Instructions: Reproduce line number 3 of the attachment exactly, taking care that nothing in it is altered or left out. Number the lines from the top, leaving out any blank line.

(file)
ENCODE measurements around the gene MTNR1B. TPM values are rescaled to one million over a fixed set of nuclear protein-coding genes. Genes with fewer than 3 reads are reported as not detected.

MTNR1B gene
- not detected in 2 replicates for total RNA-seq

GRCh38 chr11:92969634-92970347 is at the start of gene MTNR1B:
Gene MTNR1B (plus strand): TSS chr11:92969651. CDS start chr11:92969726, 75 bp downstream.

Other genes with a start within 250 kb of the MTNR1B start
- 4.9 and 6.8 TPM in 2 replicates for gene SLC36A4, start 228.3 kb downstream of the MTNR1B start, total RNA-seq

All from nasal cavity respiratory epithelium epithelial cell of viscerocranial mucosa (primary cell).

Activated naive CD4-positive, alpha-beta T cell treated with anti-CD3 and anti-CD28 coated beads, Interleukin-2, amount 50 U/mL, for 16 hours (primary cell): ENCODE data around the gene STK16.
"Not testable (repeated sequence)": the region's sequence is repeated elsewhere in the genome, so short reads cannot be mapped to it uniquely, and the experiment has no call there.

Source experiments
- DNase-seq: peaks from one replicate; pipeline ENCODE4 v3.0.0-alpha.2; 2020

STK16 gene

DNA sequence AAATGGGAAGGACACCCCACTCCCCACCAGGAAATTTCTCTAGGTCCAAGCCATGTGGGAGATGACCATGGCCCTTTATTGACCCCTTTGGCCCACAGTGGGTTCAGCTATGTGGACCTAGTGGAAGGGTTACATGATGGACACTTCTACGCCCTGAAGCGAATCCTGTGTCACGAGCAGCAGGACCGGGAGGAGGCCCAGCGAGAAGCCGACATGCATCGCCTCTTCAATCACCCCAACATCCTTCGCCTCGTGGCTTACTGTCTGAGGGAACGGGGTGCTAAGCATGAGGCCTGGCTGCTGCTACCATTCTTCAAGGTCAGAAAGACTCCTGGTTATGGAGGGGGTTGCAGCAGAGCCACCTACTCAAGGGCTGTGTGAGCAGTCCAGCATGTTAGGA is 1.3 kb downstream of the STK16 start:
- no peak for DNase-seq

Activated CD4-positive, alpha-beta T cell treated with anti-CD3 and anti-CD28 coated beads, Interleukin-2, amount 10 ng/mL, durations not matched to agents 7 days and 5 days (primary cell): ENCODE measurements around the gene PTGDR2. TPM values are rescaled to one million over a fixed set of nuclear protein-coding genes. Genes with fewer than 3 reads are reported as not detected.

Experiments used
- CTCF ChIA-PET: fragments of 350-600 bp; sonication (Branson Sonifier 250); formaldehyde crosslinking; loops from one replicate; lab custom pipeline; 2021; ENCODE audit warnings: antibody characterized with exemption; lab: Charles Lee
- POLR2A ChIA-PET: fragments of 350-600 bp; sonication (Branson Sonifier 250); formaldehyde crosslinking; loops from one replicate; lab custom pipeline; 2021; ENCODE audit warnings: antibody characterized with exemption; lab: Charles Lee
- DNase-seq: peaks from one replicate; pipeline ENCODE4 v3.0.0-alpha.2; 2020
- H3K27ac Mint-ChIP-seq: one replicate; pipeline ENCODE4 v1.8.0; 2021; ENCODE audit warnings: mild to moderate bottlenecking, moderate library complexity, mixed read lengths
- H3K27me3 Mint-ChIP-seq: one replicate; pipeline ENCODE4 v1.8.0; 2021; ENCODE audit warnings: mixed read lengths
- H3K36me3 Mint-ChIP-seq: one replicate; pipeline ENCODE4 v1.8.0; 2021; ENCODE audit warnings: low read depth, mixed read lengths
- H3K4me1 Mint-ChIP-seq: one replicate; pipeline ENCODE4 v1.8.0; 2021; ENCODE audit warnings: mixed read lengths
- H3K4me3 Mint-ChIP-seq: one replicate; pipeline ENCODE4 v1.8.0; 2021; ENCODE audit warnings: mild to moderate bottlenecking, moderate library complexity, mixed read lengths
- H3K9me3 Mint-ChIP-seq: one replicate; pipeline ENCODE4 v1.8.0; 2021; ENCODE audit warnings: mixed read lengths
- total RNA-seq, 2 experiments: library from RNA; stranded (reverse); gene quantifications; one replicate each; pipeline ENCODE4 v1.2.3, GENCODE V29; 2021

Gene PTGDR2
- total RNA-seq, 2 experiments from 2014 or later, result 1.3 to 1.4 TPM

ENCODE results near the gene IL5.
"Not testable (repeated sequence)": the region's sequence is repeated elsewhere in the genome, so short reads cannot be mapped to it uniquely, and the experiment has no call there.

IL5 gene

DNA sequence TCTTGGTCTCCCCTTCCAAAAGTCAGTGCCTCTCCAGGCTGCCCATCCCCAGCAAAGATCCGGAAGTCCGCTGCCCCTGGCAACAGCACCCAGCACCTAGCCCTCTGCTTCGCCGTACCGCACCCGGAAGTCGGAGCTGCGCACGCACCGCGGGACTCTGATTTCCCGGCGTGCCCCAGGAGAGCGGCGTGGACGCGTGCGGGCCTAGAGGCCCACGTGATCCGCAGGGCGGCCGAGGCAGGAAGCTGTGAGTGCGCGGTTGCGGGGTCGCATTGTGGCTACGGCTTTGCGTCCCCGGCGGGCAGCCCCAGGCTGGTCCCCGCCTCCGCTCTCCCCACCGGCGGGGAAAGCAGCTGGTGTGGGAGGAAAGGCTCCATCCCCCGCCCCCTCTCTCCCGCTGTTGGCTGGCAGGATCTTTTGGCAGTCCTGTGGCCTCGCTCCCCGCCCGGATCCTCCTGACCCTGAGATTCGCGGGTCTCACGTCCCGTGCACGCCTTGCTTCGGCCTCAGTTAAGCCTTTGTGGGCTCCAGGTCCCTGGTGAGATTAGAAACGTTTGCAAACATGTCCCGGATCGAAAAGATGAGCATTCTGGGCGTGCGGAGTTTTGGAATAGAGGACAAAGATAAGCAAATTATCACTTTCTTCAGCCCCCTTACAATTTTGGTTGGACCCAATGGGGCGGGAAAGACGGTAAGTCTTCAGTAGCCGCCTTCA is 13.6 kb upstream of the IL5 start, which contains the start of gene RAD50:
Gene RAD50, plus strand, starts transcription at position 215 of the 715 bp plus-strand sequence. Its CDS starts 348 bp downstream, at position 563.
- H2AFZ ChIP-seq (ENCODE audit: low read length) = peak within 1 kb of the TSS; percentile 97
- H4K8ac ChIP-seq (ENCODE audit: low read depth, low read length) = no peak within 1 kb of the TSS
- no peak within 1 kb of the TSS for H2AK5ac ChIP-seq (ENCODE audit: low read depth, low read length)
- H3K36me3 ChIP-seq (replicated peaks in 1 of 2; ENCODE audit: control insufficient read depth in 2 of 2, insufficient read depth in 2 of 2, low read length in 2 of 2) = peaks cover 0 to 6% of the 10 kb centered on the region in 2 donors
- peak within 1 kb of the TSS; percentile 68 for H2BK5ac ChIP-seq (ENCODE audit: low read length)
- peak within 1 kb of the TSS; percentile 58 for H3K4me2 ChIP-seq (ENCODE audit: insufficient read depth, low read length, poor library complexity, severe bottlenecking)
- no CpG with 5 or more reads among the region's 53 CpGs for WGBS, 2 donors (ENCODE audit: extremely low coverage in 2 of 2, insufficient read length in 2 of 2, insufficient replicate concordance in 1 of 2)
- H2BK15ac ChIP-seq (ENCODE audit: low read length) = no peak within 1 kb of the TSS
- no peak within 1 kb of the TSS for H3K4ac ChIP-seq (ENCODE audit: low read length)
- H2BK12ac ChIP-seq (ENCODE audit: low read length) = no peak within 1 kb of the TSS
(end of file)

- not detected in 2 replicates for total RNA-seq